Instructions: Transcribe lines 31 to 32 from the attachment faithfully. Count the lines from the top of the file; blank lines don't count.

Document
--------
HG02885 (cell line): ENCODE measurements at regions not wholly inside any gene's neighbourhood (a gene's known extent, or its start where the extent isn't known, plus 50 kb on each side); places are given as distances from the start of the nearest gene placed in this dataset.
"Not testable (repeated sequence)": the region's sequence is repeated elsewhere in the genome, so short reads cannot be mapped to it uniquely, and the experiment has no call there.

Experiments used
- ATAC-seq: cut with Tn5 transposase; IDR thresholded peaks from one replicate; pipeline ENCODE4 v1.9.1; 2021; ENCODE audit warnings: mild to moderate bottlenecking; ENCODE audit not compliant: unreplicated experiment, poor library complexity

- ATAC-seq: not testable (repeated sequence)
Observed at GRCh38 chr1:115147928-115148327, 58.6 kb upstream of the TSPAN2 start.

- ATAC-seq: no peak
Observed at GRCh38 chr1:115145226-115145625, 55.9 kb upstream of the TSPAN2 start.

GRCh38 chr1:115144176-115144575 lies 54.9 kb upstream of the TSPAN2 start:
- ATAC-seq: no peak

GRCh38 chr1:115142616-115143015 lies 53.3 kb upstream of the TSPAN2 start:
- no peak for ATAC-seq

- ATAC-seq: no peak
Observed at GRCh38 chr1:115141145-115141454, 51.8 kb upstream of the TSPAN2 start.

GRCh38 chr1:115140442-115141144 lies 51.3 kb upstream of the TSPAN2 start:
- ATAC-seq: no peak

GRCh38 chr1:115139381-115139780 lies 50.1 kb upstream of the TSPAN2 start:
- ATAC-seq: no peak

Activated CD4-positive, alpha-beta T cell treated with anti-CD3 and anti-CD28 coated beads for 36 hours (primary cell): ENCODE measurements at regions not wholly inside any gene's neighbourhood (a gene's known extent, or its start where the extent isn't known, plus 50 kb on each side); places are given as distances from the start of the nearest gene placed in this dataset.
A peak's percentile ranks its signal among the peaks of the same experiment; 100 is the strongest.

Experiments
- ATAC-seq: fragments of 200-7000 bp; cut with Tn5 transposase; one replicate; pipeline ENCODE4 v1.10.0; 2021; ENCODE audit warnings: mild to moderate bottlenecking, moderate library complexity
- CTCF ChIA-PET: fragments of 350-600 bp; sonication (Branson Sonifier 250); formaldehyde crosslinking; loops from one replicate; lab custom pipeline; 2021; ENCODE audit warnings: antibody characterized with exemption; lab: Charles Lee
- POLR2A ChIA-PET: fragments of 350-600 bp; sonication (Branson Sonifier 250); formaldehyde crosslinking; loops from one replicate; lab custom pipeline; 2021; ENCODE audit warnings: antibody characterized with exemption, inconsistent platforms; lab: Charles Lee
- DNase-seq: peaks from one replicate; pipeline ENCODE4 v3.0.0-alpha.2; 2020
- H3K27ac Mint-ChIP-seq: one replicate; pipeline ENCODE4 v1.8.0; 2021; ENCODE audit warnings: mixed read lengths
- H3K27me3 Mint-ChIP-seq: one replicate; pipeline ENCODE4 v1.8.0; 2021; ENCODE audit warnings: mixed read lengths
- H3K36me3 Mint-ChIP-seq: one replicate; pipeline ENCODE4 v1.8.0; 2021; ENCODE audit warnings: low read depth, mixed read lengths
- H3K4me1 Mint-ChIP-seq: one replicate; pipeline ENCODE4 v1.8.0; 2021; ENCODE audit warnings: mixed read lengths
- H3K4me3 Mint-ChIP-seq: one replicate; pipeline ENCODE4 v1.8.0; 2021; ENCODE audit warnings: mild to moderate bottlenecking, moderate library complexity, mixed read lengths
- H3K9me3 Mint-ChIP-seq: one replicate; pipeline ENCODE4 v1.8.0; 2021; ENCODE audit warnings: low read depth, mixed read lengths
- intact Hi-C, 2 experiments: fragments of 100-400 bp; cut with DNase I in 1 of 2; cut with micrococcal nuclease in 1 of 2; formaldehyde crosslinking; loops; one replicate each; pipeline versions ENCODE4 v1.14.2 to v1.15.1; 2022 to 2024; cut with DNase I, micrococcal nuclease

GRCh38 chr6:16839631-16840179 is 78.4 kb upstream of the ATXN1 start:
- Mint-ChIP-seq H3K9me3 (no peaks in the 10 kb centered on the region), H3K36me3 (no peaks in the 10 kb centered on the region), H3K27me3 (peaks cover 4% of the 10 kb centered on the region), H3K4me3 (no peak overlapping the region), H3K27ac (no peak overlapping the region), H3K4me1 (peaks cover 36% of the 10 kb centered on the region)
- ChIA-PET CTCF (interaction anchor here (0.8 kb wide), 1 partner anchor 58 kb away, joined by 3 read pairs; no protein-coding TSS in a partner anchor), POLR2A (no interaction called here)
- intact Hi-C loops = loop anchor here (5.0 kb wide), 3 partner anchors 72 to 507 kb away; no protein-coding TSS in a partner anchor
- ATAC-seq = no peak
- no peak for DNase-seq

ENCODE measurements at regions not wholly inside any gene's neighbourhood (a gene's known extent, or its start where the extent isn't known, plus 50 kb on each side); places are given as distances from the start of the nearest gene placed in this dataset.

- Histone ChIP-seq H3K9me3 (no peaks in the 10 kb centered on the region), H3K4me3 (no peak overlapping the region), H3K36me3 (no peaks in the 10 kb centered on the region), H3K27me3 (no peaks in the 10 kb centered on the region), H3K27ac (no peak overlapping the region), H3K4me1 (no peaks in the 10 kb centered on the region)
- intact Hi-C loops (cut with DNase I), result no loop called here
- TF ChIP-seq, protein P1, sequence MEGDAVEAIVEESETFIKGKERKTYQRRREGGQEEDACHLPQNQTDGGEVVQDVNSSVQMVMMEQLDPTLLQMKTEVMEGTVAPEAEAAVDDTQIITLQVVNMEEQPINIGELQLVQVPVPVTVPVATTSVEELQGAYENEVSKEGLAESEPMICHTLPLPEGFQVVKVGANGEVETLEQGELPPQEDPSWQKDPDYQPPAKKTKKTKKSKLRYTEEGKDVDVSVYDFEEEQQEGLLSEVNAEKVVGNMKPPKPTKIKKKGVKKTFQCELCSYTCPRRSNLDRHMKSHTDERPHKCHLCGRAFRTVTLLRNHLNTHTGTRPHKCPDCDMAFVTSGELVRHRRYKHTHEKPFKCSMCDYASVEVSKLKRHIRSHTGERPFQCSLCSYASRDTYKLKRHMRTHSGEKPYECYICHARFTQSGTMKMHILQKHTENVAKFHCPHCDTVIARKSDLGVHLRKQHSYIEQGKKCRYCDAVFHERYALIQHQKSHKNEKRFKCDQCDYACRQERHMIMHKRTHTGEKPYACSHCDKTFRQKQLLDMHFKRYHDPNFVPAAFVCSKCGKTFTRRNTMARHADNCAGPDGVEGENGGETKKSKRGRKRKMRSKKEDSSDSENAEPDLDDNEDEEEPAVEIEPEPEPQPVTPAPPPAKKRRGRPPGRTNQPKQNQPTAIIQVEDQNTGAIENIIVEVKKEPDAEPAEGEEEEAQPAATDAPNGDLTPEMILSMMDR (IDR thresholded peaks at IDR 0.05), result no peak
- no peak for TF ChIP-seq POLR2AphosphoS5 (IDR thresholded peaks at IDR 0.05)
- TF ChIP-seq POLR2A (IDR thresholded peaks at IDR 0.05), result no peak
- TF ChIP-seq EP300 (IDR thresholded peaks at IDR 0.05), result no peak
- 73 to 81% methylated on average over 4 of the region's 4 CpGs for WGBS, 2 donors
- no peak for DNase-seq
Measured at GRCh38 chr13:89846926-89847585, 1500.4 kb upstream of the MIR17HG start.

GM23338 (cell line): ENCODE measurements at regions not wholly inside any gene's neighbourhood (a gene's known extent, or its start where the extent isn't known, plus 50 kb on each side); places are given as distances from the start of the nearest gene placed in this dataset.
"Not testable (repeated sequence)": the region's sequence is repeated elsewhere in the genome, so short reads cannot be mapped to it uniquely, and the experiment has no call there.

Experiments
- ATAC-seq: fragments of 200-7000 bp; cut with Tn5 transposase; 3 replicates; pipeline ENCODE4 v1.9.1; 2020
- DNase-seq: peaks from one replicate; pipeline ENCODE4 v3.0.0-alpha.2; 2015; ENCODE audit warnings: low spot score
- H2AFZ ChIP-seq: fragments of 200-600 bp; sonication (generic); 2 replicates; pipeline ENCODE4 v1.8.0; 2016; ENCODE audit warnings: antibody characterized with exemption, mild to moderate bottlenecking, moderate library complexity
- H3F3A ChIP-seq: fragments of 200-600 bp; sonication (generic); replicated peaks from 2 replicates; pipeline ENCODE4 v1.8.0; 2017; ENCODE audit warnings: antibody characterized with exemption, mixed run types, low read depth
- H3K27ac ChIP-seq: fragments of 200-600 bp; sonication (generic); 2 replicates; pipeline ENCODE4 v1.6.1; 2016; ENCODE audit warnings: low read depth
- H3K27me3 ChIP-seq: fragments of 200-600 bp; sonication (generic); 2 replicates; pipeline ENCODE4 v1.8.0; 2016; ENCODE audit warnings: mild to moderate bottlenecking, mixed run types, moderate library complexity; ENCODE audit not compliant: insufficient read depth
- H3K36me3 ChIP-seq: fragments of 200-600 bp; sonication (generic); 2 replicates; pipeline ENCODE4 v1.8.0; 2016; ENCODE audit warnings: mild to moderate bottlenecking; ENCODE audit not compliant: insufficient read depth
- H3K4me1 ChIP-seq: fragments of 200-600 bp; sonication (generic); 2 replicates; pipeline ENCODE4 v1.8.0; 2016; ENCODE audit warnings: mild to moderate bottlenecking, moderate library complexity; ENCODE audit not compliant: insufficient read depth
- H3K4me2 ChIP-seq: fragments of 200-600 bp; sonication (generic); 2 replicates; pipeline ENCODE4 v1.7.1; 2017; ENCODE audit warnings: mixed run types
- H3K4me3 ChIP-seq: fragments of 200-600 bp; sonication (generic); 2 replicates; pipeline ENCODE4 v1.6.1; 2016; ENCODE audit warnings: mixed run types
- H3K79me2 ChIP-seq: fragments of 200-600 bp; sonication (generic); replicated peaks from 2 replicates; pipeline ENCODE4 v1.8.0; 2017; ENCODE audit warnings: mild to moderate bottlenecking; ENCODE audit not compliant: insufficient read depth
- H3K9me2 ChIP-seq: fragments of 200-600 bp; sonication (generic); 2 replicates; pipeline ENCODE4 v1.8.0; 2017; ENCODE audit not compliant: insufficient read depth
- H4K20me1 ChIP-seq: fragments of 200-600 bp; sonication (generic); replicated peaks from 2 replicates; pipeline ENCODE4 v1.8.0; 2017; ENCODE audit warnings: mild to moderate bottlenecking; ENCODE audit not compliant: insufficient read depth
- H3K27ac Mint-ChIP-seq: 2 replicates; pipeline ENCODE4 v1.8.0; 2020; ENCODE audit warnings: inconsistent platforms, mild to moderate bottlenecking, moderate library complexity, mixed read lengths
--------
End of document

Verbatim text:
- H3K9me3 Mint-ChIP-seq: one replicate; pipeline ENCODE4 v1.8.0; 2021; ENCODE audit warnings: low read depth, mixed read lengths
- intact Hi-C, 2 experiments: fragments of 100-400 bp; cut with DNase I in 1 of 2; cut with micrococcal nuclease in 1 of 2; formaldehyde crosslinking; loops; one replicate each; pipeline versions ENCODE4 v1.14.2 to v1.15.1; 2022 to 2024; cut with DNase I, micrococcal nuclease